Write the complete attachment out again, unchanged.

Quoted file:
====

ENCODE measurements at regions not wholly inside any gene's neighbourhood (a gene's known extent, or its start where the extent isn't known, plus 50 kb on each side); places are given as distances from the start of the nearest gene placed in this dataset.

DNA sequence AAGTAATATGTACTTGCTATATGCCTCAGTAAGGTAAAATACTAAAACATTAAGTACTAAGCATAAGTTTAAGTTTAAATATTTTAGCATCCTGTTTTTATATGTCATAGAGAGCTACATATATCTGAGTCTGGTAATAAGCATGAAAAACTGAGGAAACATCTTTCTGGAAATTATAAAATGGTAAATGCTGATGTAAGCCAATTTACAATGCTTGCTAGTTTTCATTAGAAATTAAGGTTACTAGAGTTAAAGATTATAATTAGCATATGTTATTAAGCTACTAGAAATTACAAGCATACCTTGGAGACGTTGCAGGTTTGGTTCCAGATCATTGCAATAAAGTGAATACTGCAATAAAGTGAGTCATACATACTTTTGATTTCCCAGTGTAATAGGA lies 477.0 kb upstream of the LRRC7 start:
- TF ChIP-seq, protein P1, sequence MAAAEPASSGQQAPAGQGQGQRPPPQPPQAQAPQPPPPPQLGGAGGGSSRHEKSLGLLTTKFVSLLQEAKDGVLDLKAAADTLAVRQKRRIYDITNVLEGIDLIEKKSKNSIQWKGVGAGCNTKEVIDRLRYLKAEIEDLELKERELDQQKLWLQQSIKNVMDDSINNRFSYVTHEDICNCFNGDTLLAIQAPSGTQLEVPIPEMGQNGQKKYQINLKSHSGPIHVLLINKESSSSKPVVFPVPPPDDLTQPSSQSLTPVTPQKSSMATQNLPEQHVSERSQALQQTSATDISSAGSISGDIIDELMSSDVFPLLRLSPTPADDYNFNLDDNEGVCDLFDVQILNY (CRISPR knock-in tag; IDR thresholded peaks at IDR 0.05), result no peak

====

ENCODE measurements at regions not wholly inside any gene's neighbourhood (a gene's known extent, or its start where the extent isn't known, plus 50 kb on each side); places are given as distances from the start of the nearest gene placed in this dataset.

DNA sequence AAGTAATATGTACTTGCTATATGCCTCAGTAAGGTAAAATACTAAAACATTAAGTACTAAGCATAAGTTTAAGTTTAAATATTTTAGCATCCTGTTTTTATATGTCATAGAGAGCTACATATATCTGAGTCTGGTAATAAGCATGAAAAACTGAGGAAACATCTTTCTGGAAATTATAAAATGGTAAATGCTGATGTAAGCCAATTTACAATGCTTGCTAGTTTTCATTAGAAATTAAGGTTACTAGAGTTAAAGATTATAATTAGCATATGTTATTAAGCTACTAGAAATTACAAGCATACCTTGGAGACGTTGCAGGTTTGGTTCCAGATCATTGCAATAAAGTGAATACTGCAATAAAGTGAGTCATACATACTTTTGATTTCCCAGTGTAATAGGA lies 477.0 kb upstream of the LRRC7 start:
- TF ChIP-seq, protein P1, sequence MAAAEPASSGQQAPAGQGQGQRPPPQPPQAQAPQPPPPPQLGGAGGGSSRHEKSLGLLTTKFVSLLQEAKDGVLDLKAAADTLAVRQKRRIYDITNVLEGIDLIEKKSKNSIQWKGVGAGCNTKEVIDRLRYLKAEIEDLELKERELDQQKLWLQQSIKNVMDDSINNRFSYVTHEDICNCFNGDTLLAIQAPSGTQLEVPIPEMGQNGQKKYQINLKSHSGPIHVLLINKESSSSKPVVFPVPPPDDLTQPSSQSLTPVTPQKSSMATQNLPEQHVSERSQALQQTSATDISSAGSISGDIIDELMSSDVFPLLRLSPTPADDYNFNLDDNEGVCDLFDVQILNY (CRISPR knock-in tag; IDR thresholded peaks at IDR 0.05), result no peak